However, in an FAQ on her website, JK Rowling stressed that this was not an uncharted area of magic:

What exactly happened when Voldemort used the Avada Kedavra curse on Harry in the forest?

Again, Voldemort violated deep laws of magic he did not understand, but there is more to it than that. […] It is important to state that I always saw these kinds of magic (the very deepest life and death issues) as essentially un-scientific; in other words, there is no “Elder Wand + Lily’s Blood = Assured Survival” formula.

This fits with your assumption that JK Rowling is referring to the specific incident as unpredictable.

Voldemort also had Barty Crouch Jr. as his spy in Hogwarts. Dumbledore seems to trust Moody, and by Deathly Hallows, he'd told the real Moody about Harry's protection. It's quite possible Crouch gave Voldemort the details, and they planned his resurrection accordingly.

So by the time of the graveyard scene, Voldemort definitely knew that love was potentially a powerful protective charm. He may even have known the specifics of Harry's case. This alone may justify his speech in the graveyard.

But Voldemort isn't compelled to be honest with his Death Eaters. His priority is rallying support, and convincing them that he's still worth their faith after 14 years away.

Did Voldemort know that Lily's sacrifice would save Harry? Probably not (or he'd never have given her the choice). But the Death Eaters don't know that.

Instead, I think his speech is probably boasting for his Death Eaters. By claiming knowledge of what defeated him last time, he appears more powerful and intimidating. It also makes Harry seem weak. There was nothing special or powerful about him; it was just his mother who saved him, and now she's dead.

This would be a contradiction if we could trust Voldemort's word, but I don't think we can.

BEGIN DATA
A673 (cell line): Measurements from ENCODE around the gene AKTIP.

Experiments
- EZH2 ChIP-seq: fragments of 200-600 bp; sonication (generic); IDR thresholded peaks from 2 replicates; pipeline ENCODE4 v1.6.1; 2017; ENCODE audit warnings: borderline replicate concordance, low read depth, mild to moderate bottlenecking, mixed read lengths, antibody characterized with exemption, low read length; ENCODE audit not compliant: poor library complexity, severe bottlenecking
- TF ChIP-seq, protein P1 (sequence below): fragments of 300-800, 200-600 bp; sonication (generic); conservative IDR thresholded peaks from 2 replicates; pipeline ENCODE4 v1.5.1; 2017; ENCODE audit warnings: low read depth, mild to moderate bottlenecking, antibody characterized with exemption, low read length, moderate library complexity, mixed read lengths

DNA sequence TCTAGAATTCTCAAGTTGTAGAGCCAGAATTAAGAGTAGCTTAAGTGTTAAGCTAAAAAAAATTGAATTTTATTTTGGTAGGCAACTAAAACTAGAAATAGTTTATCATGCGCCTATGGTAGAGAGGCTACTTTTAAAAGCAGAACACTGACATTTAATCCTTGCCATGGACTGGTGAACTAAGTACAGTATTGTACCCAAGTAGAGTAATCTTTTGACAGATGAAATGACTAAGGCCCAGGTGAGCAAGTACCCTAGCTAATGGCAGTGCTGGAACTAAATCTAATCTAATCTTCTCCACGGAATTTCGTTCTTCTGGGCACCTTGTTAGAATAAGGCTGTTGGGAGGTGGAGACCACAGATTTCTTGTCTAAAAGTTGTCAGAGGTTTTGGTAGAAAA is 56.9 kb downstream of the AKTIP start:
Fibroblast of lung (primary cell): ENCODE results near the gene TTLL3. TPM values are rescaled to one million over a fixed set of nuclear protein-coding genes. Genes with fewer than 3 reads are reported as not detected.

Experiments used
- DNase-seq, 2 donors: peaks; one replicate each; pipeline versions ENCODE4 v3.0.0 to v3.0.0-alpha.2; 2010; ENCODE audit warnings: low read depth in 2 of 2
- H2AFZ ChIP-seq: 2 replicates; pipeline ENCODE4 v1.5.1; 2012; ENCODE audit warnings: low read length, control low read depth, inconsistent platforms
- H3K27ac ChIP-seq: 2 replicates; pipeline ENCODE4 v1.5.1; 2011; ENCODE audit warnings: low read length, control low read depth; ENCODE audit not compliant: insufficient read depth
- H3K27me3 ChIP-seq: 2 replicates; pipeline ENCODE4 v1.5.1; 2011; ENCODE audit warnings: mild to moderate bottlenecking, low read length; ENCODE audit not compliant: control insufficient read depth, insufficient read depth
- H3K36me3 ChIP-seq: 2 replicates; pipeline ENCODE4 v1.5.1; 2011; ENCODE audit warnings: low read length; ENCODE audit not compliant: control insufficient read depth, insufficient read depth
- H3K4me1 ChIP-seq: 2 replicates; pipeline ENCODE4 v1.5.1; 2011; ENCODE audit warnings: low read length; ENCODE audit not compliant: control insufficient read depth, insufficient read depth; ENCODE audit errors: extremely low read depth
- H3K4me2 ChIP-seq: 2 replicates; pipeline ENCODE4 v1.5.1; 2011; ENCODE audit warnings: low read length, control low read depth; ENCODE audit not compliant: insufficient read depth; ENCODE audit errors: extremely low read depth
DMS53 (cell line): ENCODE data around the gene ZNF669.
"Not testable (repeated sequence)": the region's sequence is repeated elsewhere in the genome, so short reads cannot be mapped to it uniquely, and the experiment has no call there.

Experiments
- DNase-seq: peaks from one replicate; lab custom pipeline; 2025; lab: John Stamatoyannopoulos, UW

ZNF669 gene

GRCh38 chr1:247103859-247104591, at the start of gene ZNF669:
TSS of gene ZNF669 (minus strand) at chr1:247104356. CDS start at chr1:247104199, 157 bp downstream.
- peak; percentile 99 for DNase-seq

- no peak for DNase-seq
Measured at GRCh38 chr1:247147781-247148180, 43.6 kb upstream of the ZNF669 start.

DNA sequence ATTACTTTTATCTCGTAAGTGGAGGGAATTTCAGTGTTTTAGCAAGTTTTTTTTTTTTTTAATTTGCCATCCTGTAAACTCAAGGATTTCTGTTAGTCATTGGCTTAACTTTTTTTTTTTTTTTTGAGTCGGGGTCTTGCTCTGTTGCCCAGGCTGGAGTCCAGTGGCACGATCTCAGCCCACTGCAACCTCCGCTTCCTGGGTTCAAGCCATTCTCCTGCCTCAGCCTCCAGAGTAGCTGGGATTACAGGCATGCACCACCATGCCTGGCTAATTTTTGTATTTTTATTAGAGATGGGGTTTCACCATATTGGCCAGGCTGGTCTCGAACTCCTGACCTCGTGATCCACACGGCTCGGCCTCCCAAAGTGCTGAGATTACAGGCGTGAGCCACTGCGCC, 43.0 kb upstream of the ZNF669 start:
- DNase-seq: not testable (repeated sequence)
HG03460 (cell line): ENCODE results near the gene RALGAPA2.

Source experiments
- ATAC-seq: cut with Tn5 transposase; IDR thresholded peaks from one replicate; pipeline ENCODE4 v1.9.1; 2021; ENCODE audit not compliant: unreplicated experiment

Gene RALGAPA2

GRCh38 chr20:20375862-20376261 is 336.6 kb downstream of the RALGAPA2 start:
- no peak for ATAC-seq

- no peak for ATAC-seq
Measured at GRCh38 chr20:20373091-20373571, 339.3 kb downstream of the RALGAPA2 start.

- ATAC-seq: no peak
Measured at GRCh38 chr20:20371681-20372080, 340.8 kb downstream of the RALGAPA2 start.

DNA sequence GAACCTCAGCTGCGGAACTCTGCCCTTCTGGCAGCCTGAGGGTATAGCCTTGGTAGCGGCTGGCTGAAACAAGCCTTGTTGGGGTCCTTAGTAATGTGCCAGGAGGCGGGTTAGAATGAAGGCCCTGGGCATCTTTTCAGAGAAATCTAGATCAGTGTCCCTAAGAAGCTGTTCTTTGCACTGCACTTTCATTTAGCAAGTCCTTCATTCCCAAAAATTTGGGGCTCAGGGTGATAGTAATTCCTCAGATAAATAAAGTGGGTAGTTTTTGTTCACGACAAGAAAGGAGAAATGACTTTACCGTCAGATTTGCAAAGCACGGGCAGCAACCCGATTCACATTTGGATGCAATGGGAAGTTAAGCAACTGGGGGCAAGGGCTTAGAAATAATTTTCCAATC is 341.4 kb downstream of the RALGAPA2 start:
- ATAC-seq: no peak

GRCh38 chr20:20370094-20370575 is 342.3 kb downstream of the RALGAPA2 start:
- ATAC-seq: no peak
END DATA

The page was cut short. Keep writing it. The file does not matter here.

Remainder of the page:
• 7
    Perhaps Voldemort's knowledge of magic is greater than JKRs?
    – Valorum
    Commented May 24, 2014 at 9:36
  • Man, I am just not parsing the JKR quote with the "1+2=3" bit. She's contradicting another part of the series where Dumbledore indicates that Voldemort despises love-based magic but he at least knows about it. Oh, gah. +1, of course. Anyway, I think I may quote this for an answer to another question, but I will credit you as the source for the source! :) Commented Jun 30, 2014 at 0:28

I don't have canon proof but I think the explanation is simpler than what Alex gave.

As usual, JKR's wording is very vague and imprecise and THAT accounts for your perceived contradiction.

"And no one, therefore, knew that could happen" means that "nobody knew the person could survive Avada Kedavra".

Voldemort (and in different quote supplied by Alex, Dumbledore refers to it), in turn, was talking in general about "love protection magic" which he knew of and about. What he did NOT know was that the magic would specifically behave in a specific way (rebound Avada Kedavra) - and likely, didn't even consider that this magic would be triggered by Lily's sacrifice since he dismissed it as unimportant.

So there's no contradiction.

  • Voldemort knew about the magic as a concept. Dumbledore's quote in OotP confirms that.
  • Voldemort likely didn't consider he'd be triggering it when he killed Lily.
  • As such, he didn't check baby Harry for traces of it
  • He definitely didn't know that the magic's effect would rebound his AK on him.
  • But, upon further reflection, he figured it out by GoF time as the reason for his failure, AND was able to detect the magic traces on Harry once he knew to look for them. Hindsight, as they say, us 20/20.
  • 2
    Yes, you make a lot of sense here ... <ruminating> ... Otherwise it would have always remained a secret. +1 Commented Jun 30, 2014 at 0:30
  • 2
    aren't we all lucky voldemort didn't decide to just throw him out of the window Commented Jan 16, 2015 at 17:31